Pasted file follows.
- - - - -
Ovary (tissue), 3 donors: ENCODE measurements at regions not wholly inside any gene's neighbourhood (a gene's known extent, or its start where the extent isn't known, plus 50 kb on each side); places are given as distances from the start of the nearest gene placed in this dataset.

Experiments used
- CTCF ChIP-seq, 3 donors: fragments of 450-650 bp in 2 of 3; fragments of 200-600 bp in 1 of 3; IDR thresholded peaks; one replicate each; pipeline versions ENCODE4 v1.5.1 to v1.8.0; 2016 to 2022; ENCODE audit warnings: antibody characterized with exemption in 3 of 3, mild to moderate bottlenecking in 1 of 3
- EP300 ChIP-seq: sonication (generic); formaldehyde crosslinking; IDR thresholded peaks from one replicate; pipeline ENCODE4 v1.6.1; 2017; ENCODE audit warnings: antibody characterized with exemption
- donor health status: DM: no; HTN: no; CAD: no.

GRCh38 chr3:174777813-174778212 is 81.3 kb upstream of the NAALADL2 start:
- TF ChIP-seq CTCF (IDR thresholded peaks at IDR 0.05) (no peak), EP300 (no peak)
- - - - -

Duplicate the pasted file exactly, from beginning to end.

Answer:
Ovary (tissue), 3 donors: ENCODE measurements at regions not wholly inside any gene's neighbourhood (a gene's known extent, or its start where the extent isn't known, plus 50 kb on each side); places are given as distances from the start of the nearest gene placed in this dataset.

Experiments used
- CTCF ChIP-seq, 3 donors: fragments of 450-650 bp in 2 of 3; fragments of 200-600 bp in 1 of 3; IDR thresholded peaks; one replicate each; pipeline versions ENCODE4 v1.5.1 to v1.8.0; 2016 to 2022; ENCODE audit warnings: antibody characterized with exemption in 3 of 3, mild to moderate bottlenecking in 1 of 3
- EP300 ChIP-seq: sonication (generic); formaldehyde crosslinking; IDR thresholded peaks from one replicate; pipeline ENCODE4 v1.6.1; 2017; ENCODE audit warnings: antibody characterized with exemption
- donor health status: DM: no; HTN: no; CAD: no.

GRCh38 chr3:174777813-174778212 is 81.3 kb upstream of the NAALADL2 start:
- TF ChIP-seq CTCF (IDR thresholded peaks at IDR 0.05) (no peak), EP300 (no peak)